In 1948, Steen and Gabriel Metsu founded the Guild of St. Luke in Leiden. He stayed in Leiden for about a year, and then decided to move to the Hague. Here, he met Jan Van Goyen, a famous landscape artist. Steen became his student, and worked with him for a few years. Their relationship sounds a lot like a bollywood film. A young kid moves to the city of dreams for a chance to live his own. He meets a nice guy who takes him under his wing. They’re good friends, but damn, his daughter’s hot. So, Steen does what any young noble man would do. He waits till he can get her father’s permission to sex her up. Well, that is what would have happened in the Bollywood version. Jan Steen did the more obvious thing. He got Grietje pregnant, and made van Goyen his father-in-law.  

Jan Steen was a fun Dutchman. He painted scenes of revelry, debauchery, and chaos. He became a household name, literally. Back then, messy homes that seemed to have been partying for weeks would qualify as “een huishouden van Jan Steen” or a “Jan Steen Household.”

The Dutch painter often included himself in his own work. He would appear as a jester, or a lute player, just out there in disguise. He made good use of his family too, making them model for his paintings. His wife and kids feature in quite a few of them. Even their dog made the cut, yipping at their feet, trying to locate the source of chaos. You know what small dogs are like. They have this pathological need for attention. Wait, that’s all dogs. All in all, Steen’s paintings were usually a family affair.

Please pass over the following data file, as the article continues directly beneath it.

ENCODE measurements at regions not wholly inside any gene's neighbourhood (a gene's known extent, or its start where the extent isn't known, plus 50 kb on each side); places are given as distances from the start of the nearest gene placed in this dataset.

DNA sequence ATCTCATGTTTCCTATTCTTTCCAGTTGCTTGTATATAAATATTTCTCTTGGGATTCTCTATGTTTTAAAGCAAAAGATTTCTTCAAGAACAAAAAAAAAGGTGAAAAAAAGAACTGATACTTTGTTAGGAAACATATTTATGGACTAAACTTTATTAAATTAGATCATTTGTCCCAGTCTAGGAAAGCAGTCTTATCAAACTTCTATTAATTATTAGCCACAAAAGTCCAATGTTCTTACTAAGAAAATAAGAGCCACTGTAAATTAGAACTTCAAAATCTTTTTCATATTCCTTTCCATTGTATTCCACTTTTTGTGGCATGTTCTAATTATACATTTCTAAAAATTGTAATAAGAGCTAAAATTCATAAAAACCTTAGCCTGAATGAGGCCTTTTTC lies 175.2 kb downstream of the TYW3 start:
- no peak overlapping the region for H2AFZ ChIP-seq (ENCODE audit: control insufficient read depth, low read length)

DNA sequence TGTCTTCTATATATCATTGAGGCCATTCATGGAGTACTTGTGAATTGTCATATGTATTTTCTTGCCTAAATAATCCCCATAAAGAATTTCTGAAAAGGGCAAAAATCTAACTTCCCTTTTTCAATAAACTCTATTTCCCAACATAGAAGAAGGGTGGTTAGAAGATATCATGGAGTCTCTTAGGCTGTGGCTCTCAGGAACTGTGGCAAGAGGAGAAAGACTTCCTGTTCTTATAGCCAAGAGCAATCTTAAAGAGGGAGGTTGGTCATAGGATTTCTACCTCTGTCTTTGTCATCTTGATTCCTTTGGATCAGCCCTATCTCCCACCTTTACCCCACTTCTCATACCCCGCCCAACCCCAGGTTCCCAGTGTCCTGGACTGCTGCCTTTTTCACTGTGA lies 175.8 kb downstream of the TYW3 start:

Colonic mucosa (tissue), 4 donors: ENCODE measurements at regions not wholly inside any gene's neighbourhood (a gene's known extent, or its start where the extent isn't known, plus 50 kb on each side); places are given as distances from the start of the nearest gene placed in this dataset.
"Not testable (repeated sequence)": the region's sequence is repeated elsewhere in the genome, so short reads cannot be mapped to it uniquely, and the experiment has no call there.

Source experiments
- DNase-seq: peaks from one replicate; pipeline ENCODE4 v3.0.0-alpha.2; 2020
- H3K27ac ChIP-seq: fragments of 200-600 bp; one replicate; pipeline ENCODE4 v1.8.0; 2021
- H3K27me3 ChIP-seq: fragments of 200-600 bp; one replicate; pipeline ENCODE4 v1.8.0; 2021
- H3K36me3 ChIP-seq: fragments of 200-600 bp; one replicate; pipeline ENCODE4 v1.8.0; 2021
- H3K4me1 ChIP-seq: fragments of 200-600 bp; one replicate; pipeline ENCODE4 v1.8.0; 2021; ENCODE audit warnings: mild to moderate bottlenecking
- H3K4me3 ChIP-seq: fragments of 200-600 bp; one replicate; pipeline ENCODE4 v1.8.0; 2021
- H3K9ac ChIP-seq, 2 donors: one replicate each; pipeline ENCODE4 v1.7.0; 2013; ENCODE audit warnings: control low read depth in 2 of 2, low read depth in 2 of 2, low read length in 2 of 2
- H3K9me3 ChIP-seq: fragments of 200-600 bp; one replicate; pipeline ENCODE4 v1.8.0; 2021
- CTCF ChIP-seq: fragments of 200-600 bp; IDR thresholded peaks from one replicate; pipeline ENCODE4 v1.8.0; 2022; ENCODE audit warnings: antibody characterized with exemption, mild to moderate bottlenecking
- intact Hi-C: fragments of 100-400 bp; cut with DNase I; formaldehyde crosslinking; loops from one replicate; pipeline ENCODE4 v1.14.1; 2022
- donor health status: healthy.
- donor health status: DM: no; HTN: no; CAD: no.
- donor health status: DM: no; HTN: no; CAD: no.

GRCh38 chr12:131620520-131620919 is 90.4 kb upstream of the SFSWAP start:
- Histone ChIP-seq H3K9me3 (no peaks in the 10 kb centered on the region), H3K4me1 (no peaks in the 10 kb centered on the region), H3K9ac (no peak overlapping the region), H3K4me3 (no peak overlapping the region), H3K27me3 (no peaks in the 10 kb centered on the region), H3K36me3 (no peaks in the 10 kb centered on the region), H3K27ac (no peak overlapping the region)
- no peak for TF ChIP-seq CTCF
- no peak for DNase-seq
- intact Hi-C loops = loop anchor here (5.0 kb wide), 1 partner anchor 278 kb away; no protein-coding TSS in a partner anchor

Steen returned to Leiden in 1658, after he wrapped up the pub in Delft. He registered himself at the guild. Again. Skipped town. Again. I’m sure you see a pattern emerging. Lucky for you, Steen doesn’t keep it up. He returns to Leiden in 1670. He registers himself at the guild. Again. But, this time he stays. He becomes the headman of the Guild, thrice. And, in 1672, he even gets a license to run an inn called de Vreede or “The Peace.” With all the debts hanging over his head, we’re pretty sure he needed it.

Jan Steen primarily painted for profit and he painted a lot. Sadly the paintings did not make him very rich. His passion lay elsewhere, probably at the bottom of a bottle.



  1. "The Schoolmaster - Jan Steen." WestCoast Media. November 19, 2015. Accessed July 23, 2019.
  2. Chapman, H. Perry. “Jan Steen, A Player In His Own Paintings”. Jan Steen Painter and Storyteller. (Washington: National Gallery of Art, 1996).
  3. Jonathan5485. "The Life of Man by Jan Steen." My Daily Art Display. August 26, 2011. Accessed July 23, 2019.
  4. "Jan Steen." The Leiden Collection. Accessed July 23, 2019.